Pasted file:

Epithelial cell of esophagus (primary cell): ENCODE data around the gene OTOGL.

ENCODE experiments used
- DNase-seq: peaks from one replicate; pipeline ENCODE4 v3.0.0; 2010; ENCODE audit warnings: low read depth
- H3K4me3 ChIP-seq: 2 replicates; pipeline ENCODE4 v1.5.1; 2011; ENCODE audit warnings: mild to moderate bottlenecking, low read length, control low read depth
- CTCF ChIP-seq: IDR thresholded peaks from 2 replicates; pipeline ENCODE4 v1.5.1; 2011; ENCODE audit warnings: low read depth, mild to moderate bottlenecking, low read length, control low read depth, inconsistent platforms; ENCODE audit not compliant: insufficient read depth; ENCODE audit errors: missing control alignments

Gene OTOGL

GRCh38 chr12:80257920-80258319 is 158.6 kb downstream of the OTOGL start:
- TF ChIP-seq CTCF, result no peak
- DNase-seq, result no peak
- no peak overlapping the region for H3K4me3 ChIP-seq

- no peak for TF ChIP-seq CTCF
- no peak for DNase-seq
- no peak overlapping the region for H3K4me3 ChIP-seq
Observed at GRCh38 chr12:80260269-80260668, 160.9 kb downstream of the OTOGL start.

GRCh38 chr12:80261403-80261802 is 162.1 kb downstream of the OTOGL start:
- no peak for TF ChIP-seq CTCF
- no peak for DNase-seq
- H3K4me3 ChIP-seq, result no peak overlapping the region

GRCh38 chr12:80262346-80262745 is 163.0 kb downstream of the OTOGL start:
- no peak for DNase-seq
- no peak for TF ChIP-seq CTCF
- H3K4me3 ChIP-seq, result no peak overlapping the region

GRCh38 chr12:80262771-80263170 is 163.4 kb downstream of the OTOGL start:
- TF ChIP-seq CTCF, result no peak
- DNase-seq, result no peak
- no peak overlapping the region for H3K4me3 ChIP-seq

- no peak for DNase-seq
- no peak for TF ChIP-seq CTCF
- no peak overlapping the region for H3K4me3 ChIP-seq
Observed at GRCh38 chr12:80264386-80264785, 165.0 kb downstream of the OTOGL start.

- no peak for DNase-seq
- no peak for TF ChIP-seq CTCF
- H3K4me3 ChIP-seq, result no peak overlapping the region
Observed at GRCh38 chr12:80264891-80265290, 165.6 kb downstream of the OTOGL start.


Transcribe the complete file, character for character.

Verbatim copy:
Epithelial cell of esophagus (primary cell): ENCODE data around the gene OTOGL.

ENCODE experiments used
- DNase-seq: peaks from one replicate; pipeline ENCODE4 v3.0.0; 2010; ENCODE audit warnings: low read depth
- H3K4me3 ChIP-seq: 2 replicates; pipeline ENCODE4 v1.5.1; 2011; ENCODE audit warnings: mild to moderate bottlenecking, low read length, control low read depth
- CTCF ChIP-seq: IDR thresholded peaks from 2 replicates; pipeline ENCODE4 v1.5.1; 2011; ENCODE audit warnings: low read depth, mild to moderate bottlenecking, low read length, control low read depth, inconsistent platforms; ENCODE audit not compliant: insufficient read depth; ENCODE audit errors: missing control alignments

Gene OTOGL

GRCh38 chr12:80257920-80258319 is 158.6 kb downstream of the OTOGL start:
- TF ChIP-seq CTCF, result no peak
- DNase-seq, result no peak
- no peak overlapping the region for H3K4me3 ChIP-seq

- no peak for TF ChIP-seq CTCF
- no peak for DNase-seq
- no peak overlapping the region for H3K4me3 ChIP-seq
Observed at GRCh38 chr12:80260269-80260668, 160.9 kb downstream of the OTOGL start.

GRCh38 chr12:80261403-80261802 is 162.1 kb downstream of the OTOGL start:
- no peak for TF ChIP-seq CTCF
- no peak for DNase-seq
- H3K4me3 ChIP-seq, result no peak overlapping the region

GRCh38 chr12:80262346-80262745 is 163.0 kb downstream of the OTOGL start:
- no peak for DNase-seq
- no peak for TF ChIP-seq CTCF
- H3K4me3 ChIP-seq, result no peak overlapping the region

GRCh38 chr12:80262771-80263170 is 163.4 kb downstream of the OTOGL start:
- TF ChIP-seq CTCF, result no peak
- DNase-seq, result no peak
- no peak overlapping the region for H3K4me3 ChIP-seq

- no peak for DNase-seq
- no peak for TF ChIP-seq CTCF
- no peak overlapping the region for H3K4me3 ChIP-seq
Observed at GRCh38 chr12:80264386-80264785, 165.0 kb downstream of the OTOGL start.

- no peak for DNase-seq
- no peak for TF ChIP-seq CTCF
- H3K4me3 ChIP-seq, result no peak overlapping the region
Observed at GRCh38 chr12:80264891-80265290, 165.6 kb downstream of the OTOGL start.